Over time, I've lost interest in professional sports for many of the same reasons I've lost interested in the professional music, film, and other entertainment industries. They have become thoroughly politicized by the left as part of the culture war. So for me, the lastest public fight over NFL players protesting on the sidelines is just the latest straw, and in many ways, the last straw.

Twitter has been afire today with the controversy about Stephen Curry going to the White House and reactions to President Trump's speech in Alabama. During President Trump's speech at a rally for Luther Strange (R-AL), he addressed the growing trend among NFL players to kneel disrespectfully during the national anthem.  Trump asked, "“Wouldn’t you love to see one of these NFL owners, when somebody disrespects our flag, to say ‘get that son of a b***h off the field right now – he’s fired’?”. Most people hearing or reading this comment recognize that the president is referring to the disrespectful kneeling "protest" that involves football (and other sports) players deliberately taking a knee during the national anthem.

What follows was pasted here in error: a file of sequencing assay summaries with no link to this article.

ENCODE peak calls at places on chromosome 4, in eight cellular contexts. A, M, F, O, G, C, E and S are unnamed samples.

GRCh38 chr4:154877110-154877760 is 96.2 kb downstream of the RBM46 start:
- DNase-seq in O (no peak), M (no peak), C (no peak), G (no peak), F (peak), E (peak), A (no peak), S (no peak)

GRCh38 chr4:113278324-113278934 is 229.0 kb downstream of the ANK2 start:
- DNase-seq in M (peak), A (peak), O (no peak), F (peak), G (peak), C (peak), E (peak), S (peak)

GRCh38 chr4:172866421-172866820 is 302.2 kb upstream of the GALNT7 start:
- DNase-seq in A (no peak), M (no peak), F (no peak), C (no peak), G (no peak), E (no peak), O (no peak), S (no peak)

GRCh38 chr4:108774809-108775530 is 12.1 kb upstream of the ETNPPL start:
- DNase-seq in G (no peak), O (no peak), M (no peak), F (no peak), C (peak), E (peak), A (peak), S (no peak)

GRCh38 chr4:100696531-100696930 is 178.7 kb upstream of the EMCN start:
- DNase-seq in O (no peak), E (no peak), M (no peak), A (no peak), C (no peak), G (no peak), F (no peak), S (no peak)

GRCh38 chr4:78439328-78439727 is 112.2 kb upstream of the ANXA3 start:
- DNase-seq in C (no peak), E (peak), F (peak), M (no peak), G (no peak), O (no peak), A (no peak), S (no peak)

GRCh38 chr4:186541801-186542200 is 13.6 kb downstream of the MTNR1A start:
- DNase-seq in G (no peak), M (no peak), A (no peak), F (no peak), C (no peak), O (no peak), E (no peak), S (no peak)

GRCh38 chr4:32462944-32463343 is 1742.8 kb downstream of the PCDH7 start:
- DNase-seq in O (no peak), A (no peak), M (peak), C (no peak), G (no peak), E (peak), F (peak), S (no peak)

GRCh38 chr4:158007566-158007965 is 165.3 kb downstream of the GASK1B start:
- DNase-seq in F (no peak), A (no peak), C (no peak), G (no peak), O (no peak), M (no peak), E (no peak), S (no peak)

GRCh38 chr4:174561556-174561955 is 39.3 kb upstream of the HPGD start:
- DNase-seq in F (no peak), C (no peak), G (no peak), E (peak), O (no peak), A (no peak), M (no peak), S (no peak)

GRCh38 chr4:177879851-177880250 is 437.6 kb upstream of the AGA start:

We've had several discussions on how the over politicalization of sports is killing viewership, putting channels like ESPN in jeopardy. No one wants political toxicity infiltrating America's favorite past times. And Americans especially tend not to appreciate when anti-patriotic garbage becomes widely accepted in professional sports, like oh, say, NFL players protesting the national anthem.

Elizabeth Warren is not Native American, but she played one for the law professor directory used for hiring in the 1980s as she was climbing the ladder to Harvard Law School. After she got tenure at HLS, she stopped filling out her forms that way. In 2014, Warren signed a letter to the NFL Commissions, along with dozens of other Democratic Senators, calling on the league to take action against the Washington Redskins for using the name "Redskins":